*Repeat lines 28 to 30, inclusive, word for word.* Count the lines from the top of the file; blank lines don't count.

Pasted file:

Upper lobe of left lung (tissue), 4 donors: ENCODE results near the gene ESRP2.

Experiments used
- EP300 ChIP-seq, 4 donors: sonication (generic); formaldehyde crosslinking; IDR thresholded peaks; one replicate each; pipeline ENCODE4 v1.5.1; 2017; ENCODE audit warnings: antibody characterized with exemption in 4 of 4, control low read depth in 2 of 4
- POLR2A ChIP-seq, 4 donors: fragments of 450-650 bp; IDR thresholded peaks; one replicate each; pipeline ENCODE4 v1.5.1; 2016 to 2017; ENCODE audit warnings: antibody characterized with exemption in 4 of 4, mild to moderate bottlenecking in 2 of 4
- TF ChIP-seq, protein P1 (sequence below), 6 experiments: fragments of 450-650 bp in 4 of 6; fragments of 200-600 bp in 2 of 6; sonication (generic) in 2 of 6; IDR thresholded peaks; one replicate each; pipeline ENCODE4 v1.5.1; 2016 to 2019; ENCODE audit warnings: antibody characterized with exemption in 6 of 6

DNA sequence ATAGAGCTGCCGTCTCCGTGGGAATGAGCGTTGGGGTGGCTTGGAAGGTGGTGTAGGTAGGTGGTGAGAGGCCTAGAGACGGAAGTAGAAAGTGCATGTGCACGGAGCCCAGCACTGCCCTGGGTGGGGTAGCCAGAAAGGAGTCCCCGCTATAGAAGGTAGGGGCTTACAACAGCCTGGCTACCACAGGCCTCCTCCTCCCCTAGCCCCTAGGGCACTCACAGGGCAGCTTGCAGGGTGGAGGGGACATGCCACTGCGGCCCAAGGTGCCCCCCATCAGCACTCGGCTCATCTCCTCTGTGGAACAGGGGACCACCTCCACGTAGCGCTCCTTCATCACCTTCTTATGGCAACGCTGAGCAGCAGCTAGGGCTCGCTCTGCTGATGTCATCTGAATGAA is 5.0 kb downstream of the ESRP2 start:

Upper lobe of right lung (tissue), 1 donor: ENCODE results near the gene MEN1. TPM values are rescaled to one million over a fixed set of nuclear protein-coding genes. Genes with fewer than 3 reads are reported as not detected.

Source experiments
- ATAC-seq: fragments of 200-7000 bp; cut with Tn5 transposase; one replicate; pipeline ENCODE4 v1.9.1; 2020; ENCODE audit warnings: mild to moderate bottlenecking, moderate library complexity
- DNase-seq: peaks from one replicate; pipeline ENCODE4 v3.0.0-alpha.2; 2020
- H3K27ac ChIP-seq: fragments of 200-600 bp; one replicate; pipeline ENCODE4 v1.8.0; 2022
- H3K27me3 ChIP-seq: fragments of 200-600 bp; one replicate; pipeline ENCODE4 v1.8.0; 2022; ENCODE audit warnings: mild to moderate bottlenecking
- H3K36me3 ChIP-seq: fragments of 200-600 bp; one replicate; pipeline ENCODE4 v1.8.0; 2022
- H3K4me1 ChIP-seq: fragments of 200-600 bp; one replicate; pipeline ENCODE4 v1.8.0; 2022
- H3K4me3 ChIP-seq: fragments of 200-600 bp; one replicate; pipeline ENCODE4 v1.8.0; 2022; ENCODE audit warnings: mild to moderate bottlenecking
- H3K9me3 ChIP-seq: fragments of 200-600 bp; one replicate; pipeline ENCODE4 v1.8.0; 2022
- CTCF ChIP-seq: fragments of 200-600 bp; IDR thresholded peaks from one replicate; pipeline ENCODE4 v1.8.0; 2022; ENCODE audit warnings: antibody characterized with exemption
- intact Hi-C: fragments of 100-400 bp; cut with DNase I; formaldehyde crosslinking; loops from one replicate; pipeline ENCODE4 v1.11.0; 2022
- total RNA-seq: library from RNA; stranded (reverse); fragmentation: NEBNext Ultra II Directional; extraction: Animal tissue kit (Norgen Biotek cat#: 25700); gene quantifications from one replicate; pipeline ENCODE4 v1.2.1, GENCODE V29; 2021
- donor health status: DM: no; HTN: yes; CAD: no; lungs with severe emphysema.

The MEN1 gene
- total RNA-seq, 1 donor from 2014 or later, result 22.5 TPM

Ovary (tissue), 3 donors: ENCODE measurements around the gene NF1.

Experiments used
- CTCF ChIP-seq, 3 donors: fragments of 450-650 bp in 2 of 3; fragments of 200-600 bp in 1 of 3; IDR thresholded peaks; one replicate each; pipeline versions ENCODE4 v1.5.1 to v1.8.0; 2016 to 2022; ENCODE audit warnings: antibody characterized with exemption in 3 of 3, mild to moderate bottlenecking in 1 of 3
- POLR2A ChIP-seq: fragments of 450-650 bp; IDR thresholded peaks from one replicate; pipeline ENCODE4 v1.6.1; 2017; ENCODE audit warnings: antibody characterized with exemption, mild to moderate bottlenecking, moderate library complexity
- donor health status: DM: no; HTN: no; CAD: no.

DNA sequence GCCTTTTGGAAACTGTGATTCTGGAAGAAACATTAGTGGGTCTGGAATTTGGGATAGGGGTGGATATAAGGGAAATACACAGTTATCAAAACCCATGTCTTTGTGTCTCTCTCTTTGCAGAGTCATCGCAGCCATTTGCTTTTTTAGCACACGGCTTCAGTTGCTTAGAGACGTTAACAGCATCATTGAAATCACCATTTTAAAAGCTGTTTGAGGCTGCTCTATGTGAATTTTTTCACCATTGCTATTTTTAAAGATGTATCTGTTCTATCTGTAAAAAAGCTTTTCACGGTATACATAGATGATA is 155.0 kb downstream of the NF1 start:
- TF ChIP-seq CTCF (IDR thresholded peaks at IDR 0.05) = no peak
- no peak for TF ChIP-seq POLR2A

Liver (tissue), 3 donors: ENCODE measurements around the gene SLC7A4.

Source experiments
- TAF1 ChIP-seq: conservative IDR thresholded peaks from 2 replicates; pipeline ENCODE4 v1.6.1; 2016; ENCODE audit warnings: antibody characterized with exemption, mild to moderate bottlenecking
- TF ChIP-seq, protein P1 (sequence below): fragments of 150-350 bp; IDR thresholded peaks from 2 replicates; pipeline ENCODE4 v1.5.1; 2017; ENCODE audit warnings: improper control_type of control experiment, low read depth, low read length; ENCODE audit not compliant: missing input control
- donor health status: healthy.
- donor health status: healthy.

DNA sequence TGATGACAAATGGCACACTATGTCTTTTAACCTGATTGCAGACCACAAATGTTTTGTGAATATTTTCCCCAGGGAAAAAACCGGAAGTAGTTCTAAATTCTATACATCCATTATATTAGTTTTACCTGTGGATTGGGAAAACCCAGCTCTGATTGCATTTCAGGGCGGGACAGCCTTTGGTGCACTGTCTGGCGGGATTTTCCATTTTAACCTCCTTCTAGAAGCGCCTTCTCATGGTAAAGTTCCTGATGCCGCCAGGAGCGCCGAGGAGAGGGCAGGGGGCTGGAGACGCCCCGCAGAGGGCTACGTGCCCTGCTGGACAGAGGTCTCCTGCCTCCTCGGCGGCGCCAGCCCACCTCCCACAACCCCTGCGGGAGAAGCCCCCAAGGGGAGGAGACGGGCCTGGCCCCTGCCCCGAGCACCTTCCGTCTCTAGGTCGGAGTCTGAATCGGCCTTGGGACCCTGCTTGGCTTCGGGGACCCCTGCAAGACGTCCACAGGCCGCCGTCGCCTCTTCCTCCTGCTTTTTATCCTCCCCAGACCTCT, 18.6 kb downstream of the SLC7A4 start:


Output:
DNA sequence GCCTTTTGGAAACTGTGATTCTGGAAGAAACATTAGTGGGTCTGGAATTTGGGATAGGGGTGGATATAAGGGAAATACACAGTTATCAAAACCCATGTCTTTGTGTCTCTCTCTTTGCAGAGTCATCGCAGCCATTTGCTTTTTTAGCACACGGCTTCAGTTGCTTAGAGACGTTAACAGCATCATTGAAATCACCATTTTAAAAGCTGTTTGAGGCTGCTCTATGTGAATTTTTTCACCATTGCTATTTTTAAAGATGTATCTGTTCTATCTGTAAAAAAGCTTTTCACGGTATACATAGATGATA is 155.0 kb downstream of the NF1 start:
- TF ChIP-seq CTCF (IDR thresholded peaks at IDR 0.05) = no peak
- no peak for TF ChIP-seq POLR2A